Polacek, York making names for themselves, Rensselaer

There are two sides to every story: While many were stunned by Yale’s sweep this weekend, there is also the matter of the Capital District’s recent supremacy. Union got a lot of attention early in the year as it slaughtered its way through an early schedule, simply annihilating all comers to Messa Rink, but Rensselaer has been churning through foes in quite the impressive fashion as well.

Somewhat quietly — at least, in the national context — RPI amassed an 8-1-3 non-conference record and is 12-1-0 at home. Skulking around the 15-20 range in the polls all year, the Engineers might be the best team that’s being left out of everyone’s NCAA contender conversations.

RPI's Chase Polacek waits for the face-off (Jennifer Bock)
Rensselaer's Chase Polacek is on a seven-game point streak (photo: Jennifer Bock).

“I think we are a tough road trip, combined with Union,” said coach Seth Appert, who humbly continued: “I don’t know if I’d say we’re the toughest — I think there are a lot of tough ones in our league, including the one we have this weekend: Quinnipiac and Princeton are both very good teams.”

Union and RPI are a combined 24-2-1 at home; the Bobcats and the Tigers, 14-8-1. It was nice of him to exhibit a little modesty, though. As for last weekend, the ‘Tute rolled through Brown and Yale, drawing itself even with Dartmouth in the race for the final first-round bye and positioning the Engineers within four points of front-running Yale.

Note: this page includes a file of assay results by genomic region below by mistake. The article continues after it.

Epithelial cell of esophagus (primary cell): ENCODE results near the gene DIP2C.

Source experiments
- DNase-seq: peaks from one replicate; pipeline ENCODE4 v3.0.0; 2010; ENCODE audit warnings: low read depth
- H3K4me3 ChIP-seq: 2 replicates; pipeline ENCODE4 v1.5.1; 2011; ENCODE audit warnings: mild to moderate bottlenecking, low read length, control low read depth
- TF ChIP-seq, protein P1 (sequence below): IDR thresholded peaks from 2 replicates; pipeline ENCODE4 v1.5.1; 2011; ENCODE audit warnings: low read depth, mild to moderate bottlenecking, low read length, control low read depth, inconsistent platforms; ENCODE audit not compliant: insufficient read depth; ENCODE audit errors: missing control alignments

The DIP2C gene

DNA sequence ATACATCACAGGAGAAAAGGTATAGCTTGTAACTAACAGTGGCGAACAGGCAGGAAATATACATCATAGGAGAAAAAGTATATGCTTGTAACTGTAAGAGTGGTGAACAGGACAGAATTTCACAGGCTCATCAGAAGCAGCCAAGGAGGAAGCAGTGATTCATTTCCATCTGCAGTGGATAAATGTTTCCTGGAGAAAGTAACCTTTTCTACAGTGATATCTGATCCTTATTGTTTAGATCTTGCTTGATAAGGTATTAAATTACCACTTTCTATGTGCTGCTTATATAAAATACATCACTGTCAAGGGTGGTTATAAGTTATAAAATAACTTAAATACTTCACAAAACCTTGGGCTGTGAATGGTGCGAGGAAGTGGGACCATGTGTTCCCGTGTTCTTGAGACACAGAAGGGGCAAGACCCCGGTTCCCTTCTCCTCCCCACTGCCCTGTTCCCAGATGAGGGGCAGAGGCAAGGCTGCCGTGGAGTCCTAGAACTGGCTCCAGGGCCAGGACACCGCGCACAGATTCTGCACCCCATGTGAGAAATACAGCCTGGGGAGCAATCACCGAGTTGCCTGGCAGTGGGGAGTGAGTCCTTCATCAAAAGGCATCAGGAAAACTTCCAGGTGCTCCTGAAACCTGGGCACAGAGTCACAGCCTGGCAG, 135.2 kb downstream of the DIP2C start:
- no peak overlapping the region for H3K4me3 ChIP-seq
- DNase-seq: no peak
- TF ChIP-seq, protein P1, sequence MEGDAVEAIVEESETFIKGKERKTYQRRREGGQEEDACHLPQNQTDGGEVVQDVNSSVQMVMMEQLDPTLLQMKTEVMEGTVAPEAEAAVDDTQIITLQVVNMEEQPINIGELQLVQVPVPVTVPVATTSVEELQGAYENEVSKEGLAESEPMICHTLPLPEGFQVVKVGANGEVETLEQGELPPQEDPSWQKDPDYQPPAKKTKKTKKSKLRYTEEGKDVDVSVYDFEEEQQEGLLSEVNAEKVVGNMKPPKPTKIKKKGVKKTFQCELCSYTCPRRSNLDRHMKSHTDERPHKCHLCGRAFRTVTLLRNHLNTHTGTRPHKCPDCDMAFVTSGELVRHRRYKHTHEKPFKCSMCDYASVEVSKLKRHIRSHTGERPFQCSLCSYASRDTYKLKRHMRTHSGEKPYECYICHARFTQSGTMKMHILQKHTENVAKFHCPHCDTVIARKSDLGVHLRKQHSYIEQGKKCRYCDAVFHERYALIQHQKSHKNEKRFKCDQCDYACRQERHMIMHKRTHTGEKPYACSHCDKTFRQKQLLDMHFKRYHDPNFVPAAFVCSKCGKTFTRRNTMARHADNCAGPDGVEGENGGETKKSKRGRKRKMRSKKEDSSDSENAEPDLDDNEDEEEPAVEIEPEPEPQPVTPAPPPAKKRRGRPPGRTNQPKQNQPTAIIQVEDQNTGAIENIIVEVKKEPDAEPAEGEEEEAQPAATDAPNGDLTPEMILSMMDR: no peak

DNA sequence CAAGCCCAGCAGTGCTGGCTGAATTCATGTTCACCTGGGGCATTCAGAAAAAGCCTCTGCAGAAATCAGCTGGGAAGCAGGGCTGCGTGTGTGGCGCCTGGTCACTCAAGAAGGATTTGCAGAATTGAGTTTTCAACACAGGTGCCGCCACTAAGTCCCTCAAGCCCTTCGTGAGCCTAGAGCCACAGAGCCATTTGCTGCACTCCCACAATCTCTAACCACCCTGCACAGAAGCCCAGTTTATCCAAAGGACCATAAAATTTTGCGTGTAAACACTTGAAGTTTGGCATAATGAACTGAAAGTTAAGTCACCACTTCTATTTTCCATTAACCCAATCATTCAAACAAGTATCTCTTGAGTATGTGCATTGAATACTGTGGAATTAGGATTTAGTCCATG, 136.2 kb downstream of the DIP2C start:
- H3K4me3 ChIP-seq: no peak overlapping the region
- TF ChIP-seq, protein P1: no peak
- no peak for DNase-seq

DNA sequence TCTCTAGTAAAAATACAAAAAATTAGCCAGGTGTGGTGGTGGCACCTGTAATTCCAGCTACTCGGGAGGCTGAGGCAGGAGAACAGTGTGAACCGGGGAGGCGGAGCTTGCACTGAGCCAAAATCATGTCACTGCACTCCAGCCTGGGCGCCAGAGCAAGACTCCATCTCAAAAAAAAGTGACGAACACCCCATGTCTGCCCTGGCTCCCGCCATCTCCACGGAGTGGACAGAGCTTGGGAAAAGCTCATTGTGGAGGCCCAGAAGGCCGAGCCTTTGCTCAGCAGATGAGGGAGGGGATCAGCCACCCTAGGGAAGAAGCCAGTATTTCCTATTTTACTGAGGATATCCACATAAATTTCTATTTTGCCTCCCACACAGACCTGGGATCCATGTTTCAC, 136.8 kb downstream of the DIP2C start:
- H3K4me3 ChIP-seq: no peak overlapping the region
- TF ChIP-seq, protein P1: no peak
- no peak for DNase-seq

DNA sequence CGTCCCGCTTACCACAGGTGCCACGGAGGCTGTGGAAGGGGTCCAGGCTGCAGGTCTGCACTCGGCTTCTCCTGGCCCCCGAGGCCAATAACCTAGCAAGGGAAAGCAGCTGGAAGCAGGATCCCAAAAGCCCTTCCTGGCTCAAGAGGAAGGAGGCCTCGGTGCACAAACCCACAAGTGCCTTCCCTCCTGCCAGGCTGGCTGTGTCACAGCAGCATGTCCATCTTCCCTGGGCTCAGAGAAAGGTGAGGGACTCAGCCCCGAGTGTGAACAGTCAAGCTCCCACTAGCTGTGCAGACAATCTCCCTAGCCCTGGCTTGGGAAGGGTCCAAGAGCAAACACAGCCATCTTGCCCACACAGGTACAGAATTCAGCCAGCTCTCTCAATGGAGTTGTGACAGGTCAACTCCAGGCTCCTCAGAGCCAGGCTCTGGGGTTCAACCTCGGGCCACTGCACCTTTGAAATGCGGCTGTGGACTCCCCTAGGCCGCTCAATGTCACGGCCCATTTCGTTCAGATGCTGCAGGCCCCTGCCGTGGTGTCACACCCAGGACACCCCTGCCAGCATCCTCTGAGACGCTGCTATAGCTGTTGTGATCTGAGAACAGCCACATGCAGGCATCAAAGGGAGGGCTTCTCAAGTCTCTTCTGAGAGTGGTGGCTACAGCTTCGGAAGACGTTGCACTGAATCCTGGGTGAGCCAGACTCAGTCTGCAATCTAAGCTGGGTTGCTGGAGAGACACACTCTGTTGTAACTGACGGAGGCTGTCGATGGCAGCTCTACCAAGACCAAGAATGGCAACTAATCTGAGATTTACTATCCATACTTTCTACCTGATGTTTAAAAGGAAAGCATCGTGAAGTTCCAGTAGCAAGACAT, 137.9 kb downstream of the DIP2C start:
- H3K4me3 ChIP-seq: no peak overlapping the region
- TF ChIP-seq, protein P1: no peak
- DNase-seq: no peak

“It was a good weekend, it was an exciting weekend of hockey in the area,” Appert said. “Both teams are playing well, lots of media attention, both Yale games were televised, both Yale games — at our house and [Union’s] — were sold out, and we had a good crowd versus Brown. It was a fun weekend for college hockey in this area, and certainly Yale added a dramatic amount to that as the No. 1 team in the country.”

It was RPI’s third win against Yale in the last two years (and four meetings), and senior striker Chase Polacek scored three goals with six assists — 1-2–3 each game, in fact — in each of Rensselaer’s wins. The Engineers’ leading scorer is on a seven-game scoring streak (14 points), and is making a strong argument for another Hobey Baker Award campaign with 16 goals and 39 points in 26 games overall.

“He has been quoted numerous times as saying that that’s not what this is about,” Appert said regarding Polacek’s Hobey odds. “I think that would be nice icing on top of the cake. I think he’s deserving of consideration — I think he’s a slam-dunk top 10 finalist — and I think he’s arguably the best player in the country, and we feel that that’s a just reward that he could get at the end of the year. He had some pro opportunities this offseason, and he had no interest.

“His quote, that he’s given in the paper, is that he didn’t come back this year to be an All-American or to win a Hobey Baker; he came back to try to win a championship for RPI. When your best player is as focused on being a team player as he is, that really puts you in a good position to have a chance to win.”

Appert’s other statistical superman has been junior goalie Allen York. The Columbus Blue Jackets draft pick currently boasts a .932 save percentage (seventh in the nation) and 1.86 goals-against average (third).

“We feel he’s the best goalie every night we go on the ice. Yeah, I think he deserves to be in consideration [too],” said Appert, promoting York as another Hobey hopeful. “They’re both very, very talented players, they’re both leaders for us on and off the ice. There are a lot of great goalies in our league, but we feel very good, stepping on the ice, that we have the best goalie … whoever we’re playing.”